Two years after it acquired a 60 percent stake in AlpInvest Partners, Carlyle will buy the rest of the firm for 2.8 million shares and €4 million cash.
Upon completion of the acquisition, the AlpInvest and Carlyle teams will remain the same, according to a source with knowledge of the deal.
Carlyle declined to comment.
Carlyle announced its €10 billion acquisition of AlpInvest in 2011. As part of the deal, the pensions extended their relationship with AlpInvest through 2015, pledging an ongoing total commitment of €10 billion. Earlier this year, APG announced it had already exceeded that amount. APG and PGGM have both been developing their own, in-house private equity programmes since selling their interests in AlpInvest.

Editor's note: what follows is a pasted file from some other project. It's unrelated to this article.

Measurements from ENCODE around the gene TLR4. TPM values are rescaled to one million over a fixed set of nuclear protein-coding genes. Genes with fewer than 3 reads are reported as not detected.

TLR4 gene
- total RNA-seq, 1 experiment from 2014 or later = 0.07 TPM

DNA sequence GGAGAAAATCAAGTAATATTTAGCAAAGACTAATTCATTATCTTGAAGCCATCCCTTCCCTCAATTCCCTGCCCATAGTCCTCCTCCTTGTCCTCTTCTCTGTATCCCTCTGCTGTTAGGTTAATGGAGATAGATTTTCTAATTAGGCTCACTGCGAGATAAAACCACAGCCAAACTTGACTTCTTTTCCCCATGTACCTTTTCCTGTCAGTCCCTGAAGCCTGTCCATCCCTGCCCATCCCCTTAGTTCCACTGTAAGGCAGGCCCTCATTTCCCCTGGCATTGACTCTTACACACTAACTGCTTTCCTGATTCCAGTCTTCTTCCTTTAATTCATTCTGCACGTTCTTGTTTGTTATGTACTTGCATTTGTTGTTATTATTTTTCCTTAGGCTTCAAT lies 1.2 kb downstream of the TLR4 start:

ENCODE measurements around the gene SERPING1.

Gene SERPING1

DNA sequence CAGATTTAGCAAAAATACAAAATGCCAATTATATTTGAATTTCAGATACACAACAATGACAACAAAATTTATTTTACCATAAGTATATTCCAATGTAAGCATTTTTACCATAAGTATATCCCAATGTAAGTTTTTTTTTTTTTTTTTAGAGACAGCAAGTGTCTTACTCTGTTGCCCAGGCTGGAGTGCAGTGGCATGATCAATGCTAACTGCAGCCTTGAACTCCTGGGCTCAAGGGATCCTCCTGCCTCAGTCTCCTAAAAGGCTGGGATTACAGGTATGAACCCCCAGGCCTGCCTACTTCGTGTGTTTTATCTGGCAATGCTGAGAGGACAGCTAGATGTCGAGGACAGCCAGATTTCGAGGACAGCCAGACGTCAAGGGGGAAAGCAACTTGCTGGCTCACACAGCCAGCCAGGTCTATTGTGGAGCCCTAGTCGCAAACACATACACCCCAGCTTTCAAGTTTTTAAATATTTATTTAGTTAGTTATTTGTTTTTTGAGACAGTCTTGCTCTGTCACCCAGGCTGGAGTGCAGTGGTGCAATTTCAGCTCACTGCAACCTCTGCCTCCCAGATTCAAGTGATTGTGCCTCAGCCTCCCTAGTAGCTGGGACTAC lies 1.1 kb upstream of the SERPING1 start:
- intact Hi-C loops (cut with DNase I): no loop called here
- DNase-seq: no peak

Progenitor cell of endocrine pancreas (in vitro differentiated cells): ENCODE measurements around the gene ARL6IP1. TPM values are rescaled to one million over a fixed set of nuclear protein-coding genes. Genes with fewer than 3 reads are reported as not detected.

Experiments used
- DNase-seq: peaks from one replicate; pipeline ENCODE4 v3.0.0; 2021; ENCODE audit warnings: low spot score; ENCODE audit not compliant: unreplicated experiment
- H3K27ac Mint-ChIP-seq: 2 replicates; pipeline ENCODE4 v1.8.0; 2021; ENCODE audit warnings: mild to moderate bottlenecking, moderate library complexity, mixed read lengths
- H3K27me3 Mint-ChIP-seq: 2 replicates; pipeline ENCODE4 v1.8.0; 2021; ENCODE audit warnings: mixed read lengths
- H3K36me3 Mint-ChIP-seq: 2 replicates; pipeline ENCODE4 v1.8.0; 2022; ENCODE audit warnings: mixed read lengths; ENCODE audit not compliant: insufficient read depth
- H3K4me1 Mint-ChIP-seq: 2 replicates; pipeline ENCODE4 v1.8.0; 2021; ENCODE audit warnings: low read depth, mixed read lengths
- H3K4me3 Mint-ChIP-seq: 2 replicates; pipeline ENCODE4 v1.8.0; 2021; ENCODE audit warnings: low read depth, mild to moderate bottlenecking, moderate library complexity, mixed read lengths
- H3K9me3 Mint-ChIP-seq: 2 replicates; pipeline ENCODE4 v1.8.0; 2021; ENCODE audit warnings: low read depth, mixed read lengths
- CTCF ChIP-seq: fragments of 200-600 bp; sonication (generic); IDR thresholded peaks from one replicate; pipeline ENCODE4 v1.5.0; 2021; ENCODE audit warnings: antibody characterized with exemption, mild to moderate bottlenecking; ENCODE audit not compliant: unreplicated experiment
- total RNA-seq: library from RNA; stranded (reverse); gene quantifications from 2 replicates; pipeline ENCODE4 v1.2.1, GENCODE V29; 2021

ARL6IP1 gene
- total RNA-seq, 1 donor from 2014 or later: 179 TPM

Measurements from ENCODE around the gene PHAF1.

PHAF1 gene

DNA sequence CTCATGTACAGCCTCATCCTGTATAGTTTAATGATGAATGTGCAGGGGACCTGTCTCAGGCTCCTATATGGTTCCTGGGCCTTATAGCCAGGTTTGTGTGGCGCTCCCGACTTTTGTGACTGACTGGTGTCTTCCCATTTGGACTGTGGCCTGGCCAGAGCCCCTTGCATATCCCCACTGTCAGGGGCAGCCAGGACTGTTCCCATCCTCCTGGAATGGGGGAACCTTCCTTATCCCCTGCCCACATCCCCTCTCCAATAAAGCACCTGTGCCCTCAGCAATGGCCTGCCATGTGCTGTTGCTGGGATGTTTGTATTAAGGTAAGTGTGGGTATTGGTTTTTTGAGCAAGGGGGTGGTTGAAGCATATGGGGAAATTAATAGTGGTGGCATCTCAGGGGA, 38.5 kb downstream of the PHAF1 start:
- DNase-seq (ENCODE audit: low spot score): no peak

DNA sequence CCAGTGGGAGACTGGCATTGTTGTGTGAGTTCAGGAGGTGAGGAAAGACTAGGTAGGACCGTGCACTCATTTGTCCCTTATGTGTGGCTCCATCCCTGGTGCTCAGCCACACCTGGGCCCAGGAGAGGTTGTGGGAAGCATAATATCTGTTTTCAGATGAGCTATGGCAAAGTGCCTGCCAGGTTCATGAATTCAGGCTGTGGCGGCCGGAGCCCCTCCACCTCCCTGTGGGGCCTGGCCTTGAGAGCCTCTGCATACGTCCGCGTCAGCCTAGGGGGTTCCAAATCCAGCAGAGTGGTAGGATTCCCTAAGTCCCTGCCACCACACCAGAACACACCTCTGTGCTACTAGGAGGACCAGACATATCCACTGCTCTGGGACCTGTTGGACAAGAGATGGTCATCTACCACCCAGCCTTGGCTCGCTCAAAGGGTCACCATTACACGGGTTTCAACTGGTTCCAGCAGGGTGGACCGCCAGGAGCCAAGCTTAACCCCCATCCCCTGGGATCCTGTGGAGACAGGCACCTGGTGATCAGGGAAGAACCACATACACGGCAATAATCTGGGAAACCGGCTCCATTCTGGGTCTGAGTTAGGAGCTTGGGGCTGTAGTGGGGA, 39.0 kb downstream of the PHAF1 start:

The goal of Carlyle’s and AlpInvest’s relationship was to be mutually beneficial and that has been the case, according to the source.
AlpInvest, meanwhile, is nearing a final close for its fifth secondaries fund. The firm launched its AlpInvest Secondaries Fund V in 2011 and had collected $3.48 billion as of the end of March, according to The Carlyle Group’s first quarter 2013 earnings report. AlpInvest is nearing the close of the $4.6 billion vehicle, Carlyle co-chief executive David Rubenstein said during the March earnings call.
Also in March, the Indiana Public Retirement System selected The Carlyle Group and AlpInvest to manage the $150 million, Indiana Investment Fund II. Carlyle and AlpInvest have since opened an office in Indianapolis as a base for the operations.
AlpInvest has invested more than €23 billion in the past five years.